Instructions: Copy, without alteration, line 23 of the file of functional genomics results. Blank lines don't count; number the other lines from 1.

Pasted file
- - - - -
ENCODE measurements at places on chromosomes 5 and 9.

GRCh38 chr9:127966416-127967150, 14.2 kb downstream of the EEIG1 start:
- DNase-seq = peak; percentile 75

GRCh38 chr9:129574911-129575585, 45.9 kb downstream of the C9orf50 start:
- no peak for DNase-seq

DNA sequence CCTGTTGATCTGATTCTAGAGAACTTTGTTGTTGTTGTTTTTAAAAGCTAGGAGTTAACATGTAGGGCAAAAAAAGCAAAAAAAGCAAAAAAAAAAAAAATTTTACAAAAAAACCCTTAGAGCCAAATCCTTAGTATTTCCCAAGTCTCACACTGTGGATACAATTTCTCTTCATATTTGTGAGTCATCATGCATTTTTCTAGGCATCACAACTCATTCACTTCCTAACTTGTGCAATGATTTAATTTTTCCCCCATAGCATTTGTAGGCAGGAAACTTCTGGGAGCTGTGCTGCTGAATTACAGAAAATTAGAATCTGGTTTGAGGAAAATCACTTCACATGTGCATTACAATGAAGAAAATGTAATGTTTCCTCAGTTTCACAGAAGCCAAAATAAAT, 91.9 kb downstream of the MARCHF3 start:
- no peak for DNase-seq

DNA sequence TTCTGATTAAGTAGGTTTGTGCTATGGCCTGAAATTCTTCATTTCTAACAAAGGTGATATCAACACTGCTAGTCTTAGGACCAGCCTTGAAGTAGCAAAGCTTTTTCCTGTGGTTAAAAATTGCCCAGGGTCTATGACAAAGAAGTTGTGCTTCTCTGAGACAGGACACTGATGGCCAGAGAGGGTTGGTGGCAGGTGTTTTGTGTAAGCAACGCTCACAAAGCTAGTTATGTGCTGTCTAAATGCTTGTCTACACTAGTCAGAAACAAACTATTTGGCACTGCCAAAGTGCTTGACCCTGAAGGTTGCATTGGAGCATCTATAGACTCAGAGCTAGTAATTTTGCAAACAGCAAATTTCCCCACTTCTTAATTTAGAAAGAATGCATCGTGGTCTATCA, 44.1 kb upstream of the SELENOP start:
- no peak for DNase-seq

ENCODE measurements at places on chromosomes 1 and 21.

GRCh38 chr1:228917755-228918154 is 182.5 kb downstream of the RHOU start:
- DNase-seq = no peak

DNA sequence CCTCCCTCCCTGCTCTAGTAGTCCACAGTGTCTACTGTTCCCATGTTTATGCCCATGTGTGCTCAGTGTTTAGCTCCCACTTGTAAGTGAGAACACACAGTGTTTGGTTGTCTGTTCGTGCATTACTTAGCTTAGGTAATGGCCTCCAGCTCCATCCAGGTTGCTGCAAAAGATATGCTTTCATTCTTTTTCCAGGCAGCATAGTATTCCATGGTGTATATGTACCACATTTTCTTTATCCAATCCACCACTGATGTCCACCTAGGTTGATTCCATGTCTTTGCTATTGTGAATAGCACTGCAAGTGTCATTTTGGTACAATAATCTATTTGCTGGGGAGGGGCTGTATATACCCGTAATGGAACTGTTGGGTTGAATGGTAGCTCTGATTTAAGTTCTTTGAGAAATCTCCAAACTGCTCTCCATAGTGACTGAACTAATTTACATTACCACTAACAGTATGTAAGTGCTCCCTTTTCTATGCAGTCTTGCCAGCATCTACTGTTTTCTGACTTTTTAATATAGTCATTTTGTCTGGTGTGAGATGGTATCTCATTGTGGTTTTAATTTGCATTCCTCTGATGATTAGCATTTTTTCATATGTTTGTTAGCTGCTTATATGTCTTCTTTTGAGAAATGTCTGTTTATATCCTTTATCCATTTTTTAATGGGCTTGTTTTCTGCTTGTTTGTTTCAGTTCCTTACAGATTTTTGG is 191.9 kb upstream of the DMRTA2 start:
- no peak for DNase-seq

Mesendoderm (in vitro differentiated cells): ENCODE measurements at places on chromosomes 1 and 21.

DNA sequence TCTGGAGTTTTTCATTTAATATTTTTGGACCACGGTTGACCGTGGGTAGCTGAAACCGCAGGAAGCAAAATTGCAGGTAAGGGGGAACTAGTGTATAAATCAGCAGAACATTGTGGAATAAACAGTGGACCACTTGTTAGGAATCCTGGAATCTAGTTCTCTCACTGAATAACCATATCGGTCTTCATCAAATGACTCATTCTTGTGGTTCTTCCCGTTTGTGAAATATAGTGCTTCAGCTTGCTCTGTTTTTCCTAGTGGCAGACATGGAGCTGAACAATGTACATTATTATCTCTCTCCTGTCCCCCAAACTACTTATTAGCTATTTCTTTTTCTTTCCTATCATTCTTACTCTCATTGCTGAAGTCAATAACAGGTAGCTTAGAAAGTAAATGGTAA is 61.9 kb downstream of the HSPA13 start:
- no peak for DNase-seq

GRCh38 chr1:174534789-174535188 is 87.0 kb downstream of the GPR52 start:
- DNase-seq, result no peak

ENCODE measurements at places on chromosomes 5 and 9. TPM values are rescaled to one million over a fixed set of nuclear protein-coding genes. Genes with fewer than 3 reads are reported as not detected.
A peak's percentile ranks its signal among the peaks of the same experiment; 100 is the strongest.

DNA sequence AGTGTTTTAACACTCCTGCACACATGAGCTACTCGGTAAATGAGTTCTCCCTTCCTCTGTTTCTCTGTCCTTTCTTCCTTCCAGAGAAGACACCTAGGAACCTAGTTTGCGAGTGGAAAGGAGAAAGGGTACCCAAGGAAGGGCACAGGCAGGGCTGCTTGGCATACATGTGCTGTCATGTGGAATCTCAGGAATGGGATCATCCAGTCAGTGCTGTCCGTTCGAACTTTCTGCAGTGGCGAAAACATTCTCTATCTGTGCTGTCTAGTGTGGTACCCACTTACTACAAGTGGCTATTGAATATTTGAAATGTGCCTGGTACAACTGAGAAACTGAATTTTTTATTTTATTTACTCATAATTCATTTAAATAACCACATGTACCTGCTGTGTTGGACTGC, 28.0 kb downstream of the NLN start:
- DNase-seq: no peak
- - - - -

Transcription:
- DNase-seq: no peak